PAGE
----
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QuestBridge, a national organization connecting low-income students to selective colleges, announced Barnard as one of its three new partner institutions earlier this week.

QuestBridge, a national organization connecting low-income students to selective colleges, announced Barnard as one of its three new partner institutions earlier this week.

Columbia College and the School of Engineering and Applied Science are entering their 14th year as QuestBridge partner schools, making Barnard the third Columbia undergraduate college to become an institutional partner. In recent years, Barnard has seen rising tuition and a notable wealth gap among its student body. Its new QuestBridge partnership could indicate efforts to address gaps in the college’s socioeconomic diversity and to expand its low-income student population.

The program, now in its 17th year, has “matched” 7,000 high school students with a full-ride offer of admission from one of its 45 partner universities. Targeting students based on data from admissions tests and networks of guidance counselors, QuestBridge aims to reach high-achieving students well before the typical January application deadlines, offering mentoring programs that make the admissions process—which traditionally advantages wealthy students—more accessible for low-income applicants.

Grace Bertelli, CC ’21 and president of the Columbia QuestBridge Scholars Network, is one of Columbia’s more than 250 student and alumni QuestBridge Scholars. Before college, Bertelli only became aware of schools like Columbia and Barnard because of the QuestBridge program.

“I only looked at QuestBridge partners because being from rural Iowa, you don’t really hear about a lot of these schools, especially for these small liberal arts schools. They really got put on my radar because of QuestBridge,” Bertelli said. “I never even heard of Barnard, which is actually kind of crazy in hindsight, because just doing my research on Columbia I should have.”

From Barnard’s class of 2024, only 38 percent of first-years qualified for financial aid, with need-based grants averaging $35,935. The other 62 percent of students are expected to pay full tuition, which sits at $55,781 for the 2020-2021 school year. Barnard’s smaller endowment forces it to rely on tuition and fees for 80 percent of its revenue, leading to a rise in tuition of over 25 percent since 2010.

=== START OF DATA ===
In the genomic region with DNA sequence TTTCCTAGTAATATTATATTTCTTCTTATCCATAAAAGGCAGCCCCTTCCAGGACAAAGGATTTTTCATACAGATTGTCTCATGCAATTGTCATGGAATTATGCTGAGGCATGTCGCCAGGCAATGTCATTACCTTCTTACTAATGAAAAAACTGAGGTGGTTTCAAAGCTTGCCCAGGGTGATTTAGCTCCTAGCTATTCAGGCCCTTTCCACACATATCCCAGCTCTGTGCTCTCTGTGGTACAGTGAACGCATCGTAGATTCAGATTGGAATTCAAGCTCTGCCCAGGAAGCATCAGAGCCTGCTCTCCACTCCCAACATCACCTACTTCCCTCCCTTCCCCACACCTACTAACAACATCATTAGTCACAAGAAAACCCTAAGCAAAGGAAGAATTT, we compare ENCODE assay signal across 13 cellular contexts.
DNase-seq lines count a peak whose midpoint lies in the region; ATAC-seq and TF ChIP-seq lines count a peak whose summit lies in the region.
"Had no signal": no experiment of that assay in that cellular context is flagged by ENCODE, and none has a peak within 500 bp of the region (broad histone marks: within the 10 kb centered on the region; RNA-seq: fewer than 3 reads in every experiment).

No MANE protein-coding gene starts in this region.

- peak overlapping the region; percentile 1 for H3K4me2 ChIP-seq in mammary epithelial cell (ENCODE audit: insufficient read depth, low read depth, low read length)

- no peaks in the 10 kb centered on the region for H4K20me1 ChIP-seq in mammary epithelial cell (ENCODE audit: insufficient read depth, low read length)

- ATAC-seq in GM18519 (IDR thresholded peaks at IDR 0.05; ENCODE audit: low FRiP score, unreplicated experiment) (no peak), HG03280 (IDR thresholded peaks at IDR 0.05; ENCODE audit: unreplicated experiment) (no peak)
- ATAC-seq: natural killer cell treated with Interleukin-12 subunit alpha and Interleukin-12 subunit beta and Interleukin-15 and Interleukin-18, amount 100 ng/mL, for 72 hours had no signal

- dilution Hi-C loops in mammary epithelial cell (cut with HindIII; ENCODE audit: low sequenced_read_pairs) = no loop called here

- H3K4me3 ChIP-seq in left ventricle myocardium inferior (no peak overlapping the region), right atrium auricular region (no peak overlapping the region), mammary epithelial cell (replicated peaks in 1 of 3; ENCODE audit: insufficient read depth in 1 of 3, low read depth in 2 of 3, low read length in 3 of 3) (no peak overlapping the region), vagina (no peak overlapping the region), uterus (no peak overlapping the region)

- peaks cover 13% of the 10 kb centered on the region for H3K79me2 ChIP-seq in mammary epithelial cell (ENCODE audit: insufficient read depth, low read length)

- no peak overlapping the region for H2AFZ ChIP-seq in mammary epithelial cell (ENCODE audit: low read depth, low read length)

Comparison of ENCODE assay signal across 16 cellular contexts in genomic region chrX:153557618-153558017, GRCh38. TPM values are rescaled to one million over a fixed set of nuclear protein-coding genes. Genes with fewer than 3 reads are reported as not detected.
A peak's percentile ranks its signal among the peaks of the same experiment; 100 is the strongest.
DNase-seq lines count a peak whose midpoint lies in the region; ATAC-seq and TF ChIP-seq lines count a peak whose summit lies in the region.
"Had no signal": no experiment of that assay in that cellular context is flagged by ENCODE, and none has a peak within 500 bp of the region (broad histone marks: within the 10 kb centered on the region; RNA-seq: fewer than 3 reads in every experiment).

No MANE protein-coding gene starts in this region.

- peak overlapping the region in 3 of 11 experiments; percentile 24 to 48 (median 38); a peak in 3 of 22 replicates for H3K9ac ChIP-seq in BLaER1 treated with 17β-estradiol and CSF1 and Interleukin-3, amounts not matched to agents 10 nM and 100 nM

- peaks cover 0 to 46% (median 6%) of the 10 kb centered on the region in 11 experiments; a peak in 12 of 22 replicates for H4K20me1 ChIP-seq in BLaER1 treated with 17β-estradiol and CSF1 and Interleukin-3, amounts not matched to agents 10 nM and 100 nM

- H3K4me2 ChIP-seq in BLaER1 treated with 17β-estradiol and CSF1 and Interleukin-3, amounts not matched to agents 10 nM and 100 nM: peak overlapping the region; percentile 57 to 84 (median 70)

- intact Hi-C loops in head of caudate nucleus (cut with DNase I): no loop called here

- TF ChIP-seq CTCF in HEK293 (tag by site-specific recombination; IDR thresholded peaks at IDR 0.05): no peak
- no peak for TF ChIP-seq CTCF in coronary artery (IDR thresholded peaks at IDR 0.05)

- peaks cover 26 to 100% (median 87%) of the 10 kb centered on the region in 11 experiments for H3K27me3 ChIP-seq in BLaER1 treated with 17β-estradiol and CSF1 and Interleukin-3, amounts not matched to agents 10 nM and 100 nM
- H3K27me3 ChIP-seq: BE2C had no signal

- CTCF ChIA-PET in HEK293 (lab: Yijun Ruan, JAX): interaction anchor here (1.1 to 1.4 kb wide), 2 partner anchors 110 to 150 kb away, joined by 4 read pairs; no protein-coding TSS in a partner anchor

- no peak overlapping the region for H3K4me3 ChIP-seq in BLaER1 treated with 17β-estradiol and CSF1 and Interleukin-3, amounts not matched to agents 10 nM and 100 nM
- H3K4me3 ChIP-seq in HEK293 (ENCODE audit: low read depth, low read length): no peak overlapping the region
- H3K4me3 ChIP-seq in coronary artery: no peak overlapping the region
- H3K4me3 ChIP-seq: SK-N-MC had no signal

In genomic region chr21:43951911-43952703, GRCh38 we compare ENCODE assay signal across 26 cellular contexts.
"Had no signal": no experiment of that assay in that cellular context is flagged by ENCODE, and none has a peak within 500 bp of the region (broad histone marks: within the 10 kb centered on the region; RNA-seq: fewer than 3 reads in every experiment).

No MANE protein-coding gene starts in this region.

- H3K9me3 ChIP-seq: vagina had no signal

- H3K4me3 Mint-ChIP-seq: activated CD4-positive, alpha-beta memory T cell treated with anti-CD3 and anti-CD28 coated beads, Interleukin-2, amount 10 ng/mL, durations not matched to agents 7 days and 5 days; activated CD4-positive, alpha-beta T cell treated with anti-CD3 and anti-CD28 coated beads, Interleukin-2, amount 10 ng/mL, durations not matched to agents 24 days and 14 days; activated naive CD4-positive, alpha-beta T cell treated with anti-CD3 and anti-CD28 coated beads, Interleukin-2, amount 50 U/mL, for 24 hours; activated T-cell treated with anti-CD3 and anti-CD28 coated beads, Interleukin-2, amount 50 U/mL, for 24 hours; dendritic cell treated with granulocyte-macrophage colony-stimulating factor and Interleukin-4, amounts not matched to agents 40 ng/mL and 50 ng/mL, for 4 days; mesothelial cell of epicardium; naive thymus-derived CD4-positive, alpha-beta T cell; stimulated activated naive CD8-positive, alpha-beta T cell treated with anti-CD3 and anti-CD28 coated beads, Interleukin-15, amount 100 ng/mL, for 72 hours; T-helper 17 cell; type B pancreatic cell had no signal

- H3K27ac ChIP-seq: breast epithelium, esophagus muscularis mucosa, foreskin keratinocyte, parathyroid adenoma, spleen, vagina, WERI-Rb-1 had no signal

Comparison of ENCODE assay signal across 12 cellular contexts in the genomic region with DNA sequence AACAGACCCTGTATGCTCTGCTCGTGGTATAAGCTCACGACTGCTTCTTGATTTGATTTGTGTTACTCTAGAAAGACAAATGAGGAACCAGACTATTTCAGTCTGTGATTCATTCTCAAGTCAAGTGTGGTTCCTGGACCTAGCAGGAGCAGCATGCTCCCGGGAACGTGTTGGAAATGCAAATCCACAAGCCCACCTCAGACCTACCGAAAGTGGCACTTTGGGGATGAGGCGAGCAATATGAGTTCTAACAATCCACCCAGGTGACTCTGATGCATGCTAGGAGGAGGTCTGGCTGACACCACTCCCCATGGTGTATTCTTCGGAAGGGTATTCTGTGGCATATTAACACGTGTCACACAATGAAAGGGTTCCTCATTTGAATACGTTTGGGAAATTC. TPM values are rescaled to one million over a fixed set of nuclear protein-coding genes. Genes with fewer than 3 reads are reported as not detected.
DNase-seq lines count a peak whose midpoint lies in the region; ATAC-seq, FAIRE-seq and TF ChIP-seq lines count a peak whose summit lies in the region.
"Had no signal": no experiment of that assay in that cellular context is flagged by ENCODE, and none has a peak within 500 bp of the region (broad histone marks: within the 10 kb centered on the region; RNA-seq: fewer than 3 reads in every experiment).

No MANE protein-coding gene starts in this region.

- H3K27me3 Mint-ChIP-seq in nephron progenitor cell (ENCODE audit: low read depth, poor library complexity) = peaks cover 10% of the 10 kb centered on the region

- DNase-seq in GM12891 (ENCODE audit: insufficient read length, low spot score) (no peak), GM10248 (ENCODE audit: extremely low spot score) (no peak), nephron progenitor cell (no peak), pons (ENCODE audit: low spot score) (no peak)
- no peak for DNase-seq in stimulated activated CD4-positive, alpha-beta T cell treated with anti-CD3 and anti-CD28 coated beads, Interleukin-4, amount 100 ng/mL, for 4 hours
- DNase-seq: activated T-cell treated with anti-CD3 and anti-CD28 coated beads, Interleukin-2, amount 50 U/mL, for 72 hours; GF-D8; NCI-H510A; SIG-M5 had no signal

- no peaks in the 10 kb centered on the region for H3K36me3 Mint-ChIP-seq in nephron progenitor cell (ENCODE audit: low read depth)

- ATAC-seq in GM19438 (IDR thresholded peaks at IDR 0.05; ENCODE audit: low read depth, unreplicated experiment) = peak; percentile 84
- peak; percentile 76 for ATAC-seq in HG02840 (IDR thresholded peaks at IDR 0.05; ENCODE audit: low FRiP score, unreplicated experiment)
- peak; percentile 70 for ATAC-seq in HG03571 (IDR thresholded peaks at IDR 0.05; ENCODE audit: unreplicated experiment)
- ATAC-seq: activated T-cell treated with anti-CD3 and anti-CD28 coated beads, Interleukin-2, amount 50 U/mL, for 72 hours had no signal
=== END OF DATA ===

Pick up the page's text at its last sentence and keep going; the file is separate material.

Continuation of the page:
[Related: Columbia wants the best and the brightest students. To keep up with top-ranked schools, it needs the richest too.]

According to the New York Times, Barnard and Columbia are in the top 20 colleges most committed to economic accessibility, but low-income students still face hurdles in both admission and attendance to these elite institutions. Barnard administrators have expressed hope that the partnership will change the prospective students’ perception of the institution.

“Barnard is proud to partner with QuestBridge to target and reach thousands of high-achieving, low-income students,” wrote Dean of Admissions Christina Lopez in a statement. “As we further our commitment to being a more diverse and inclusive institution, we look forward to working with QuestBridge to open up a Barnard education to those who may have considered it inaccessible before.”

Before joining the QuestBridge network, Barnard’s existing admissions programs for low-income students included a narrow subset of applicants. Barnard has a 50-year partnership with the Arthur O. Eve Higher Education Opportunity Program, an initiative co-funded by the college and the New York State Education Department and limited to New York residents. Unlike QuestBridge, which recommends minimum ACT and SAT scores for application, HEOP offers admission only to those scoring a 24 or below on the ACT English or a 33 or below on the SAT Reading section. The SAT Reading Test is scored out of 40 and is used to calculate the Evidence-Based Reading and Writing score, which is out of 800.

The Barnard Opportunity Program, an additional program to support low-income Barnard applicants, mirrors HEOP’s function and requirements while targeting out-of-state students.

“This new partnership with QuestBridge aligns well with Access Barnard, a key institutional initiative that aims to improve the academic and student experience for our first-generation, low-income population,” wrote Vice President for Enrollment and Communications Jennifer Fondiller in a statement. “Joining QuestBridge is another step toward ensuring that we can identify, enroll, and support the most talented scholars from all backgrounds.”

Members of the Columbia QuestBridge chapter have expressed support for their community growing to include Barnard students as well.

“We’re just really excited for Barnard,” Bertelli said of the chapter’s reaction to the news. “I definitely don’t think I’d be here without QuestBridge.”

Deputy News Editor Abby Melbourne can be contacted at abby.melbourne@columbiaspectator.com. Follow her on Twitter @abby_melbourne.

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